Patients should be asked about educational level, jobs held, known exposures to toxins, and current and past hobbies. Economic difficulties due to retirement, a fixed income, or death of a spouse or partner are discussed. Financial or health problems may result in loss of a home, social status, or independence.

Advance Directives

Patient wishes regarding measures for prolonging life must be documented. Patients are asked what provisions for surrogate decision making ( advance directives Advance Directives Advance directives are legal documents that extend a person's control over health care decisions in the event that the person becomes incapacitated. They are called advance directives because... read more ) have been made in case they become incapacitated, and if none have been made, patients are encouraged to make them. Getting patients and their surrogates accustomed to discussing goals of care is important because when circumstances require medical decisions and prior documentation is unavailable or not relevant to the circumstance, which is very common, appropriate decisions can be made.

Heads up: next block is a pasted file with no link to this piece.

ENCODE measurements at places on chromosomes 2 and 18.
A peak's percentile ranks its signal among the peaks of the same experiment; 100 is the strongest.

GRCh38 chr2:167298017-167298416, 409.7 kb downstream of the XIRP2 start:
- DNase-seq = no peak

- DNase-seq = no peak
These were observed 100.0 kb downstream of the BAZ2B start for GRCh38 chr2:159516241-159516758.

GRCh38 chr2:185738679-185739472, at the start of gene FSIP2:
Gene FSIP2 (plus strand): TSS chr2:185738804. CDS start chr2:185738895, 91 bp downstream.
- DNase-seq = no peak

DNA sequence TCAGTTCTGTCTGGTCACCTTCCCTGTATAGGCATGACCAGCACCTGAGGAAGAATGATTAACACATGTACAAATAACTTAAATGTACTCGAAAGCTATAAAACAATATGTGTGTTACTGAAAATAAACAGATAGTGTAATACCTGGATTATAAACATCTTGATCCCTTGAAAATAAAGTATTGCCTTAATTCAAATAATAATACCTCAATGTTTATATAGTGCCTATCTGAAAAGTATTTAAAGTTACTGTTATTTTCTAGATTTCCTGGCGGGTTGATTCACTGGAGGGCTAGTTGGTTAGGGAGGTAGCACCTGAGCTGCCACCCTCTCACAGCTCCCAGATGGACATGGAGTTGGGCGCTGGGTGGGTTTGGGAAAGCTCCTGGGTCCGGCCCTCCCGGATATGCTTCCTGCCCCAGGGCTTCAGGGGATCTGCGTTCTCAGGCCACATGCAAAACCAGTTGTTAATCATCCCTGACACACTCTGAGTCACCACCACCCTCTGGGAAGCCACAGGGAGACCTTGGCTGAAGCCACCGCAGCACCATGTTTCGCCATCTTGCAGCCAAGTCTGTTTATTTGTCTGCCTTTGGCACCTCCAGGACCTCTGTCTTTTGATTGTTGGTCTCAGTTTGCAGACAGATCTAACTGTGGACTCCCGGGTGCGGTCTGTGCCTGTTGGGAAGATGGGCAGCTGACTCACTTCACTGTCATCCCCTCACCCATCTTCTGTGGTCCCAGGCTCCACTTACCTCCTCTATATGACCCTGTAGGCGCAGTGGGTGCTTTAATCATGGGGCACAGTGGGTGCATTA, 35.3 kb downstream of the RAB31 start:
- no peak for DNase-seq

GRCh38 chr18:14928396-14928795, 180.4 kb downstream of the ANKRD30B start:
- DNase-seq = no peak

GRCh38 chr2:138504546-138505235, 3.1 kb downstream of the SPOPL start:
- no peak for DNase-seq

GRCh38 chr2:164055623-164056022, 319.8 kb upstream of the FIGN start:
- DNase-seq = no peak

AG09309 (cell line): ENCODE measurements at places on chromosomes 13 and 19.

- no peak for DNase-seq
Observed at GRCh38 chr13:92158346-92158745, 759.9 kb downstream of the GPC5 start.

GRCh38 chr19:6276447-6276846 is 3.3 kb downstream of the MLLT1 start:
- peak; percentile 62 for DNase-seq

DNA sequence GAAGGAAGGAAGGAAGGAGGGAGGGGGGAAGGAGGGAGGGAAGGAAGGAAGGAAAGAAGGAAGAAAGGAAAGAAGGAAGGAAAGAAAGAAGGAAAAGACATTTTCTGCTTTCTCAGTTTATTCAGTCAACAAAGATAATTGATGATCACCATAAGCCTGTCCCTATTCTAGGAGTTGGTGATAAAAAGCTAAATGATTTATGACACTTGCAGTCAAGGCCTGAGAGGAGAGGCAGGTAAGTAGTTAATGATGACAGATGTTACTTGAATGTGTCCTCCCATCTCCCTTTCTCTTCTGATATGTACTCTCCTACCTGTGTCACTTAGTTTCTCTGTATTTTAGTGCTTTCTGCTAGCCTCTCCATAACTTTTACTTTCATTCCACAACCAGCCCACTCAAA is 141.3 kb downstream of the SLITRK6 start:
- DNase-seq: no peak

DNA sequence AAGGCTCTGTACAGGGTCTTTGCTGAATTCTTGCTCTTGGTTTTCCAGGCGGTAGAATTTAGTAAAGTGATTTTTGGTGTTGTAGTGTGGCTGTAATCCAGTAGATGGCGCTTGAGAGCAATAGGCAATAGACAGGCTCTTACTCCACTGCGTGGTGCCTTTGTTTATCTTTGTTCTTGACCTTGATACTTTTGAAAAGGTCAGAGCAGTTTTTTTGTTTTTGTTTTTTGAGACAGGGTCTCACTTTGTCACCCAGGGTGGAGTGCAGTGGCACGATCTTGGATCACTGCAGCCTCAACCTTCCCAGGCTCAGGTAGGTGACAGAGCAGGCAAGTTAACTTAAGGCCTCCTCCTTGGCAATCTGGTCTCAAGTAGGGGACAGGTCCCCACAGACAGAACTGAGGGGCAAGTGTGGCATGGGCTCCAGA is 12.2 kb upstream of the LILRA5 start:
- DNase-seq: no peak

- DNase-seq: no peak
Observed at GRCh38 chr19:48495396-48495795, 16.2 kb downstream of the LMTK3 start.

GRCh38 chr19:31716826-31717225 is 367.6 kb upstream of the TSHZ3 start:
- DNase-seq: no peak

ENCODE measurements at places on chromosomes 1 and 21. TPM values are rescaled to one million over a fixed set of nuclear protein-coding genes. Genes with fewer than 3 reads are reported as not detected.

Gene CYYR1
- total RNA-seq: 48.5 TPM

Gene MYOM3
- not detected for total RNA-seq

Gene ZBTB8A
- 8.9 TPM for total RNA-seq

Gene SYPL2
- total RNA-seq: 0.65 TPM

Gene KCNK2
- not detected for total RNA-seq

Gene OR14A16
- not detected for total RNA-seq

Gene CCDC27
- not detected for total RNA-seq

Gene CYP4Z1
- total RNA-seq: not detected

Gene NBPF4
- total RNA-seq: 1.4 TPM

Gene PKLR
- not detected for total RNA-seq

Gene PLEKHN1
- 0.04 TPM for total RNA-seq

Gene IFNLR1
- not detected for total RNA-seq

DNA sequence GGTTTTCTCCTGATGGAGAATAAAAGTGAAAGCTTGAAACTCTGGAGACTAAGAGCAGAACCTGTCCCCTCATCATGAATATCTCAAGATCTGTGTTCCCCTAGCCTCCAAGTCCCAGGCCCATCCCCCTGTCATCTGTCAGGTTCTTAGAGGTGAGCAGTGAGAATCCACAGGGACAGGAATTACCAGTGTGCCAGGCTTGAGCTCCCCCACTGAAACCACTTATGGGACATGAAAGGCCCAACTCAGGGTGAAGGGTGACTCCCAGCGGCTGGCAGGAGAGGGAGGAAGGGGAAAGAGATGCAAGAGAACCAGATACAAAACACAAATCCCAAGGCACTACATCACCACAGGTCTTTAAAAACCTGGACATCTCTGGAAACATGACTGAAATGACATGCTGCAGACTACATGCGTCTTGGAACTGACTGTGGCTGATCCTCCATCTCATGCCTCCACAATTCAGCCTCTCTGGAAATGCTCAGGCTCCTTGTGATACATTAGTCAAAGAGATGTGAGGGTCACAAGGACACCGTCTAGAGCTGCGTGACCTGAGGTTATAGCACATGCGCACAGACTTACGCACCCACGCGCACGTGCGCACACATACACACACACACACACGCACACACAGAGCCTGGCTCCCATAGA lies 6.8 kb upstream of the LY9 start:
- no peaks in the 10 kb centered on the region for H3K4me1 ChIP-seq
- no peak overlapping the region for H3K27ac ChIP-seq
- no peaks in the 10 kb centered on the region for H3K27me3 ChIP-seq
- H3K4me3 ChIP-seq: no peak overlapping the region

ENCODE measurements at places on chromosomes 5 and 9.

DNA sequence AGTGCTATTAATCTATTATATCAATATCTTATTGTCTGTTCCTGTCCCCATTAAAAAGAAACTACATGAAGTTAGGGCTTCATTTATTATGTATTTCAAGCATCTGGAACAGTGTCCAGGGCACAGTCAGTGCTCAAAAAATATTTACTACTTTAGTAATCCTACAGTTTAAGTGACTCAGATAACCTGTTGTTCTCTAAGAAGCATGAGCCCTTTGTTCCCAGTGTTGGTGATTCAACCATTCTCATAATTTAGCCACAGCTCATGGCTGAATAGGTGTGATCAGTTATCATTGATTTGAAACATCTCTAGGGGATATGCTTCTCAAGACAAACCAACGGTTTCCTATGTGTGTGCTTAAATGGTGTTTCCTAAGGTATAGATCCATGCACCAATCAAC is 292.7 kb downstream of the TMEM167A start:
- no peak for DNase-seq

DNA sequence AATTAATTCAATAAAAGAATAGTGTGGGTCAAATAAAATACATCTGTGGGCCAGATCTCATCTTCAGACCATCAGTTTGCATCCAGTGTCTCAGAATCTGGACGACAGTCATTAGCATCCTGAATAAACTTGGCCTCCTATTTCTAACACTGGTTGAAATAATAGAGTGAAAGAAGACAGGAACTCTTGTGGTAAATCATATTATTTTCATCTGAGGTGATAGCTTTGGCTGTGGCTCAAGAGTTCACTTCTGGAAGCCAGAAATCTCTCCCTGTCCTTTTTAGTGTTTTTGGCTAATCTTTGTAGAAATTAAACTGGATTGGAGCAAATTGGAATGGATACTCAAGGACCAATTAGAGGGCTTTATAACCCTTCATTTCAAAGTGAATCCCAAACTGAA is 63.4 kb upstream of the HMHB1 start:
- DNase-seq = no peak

Key Points

  • Unless corrected, sensory deficits, especially hearing deficits, may interfere with history-taking.

  • Many disorders in older adults manifest only as functional decline.

  • As part of the drug history, the patient or a family member should be asked to bring in all the patient’s drugs, including over-the-counter drugs, at the initial visit and periodically thereafter.

  • Health care practitioners must often interview caregivers to obtain the history of functionally dependent older patients.

More Information

The following English-language resources may be useful. Please note that THE MANUAL is not responsible for the content of these resources.

  • Medicare: Annual Wellness Examination (AWE): A US resource that includes the main components of a comprehensive geriatric assessment and provides a detailed health risk assessment and personalized prevention plan

  • Centers for Disease Control and Prevention (CDC): Promoting Health for Older Adults: A web site providing resources for older adults, older adults with dementia, and caregivers and information about preventive screening services and other health interventions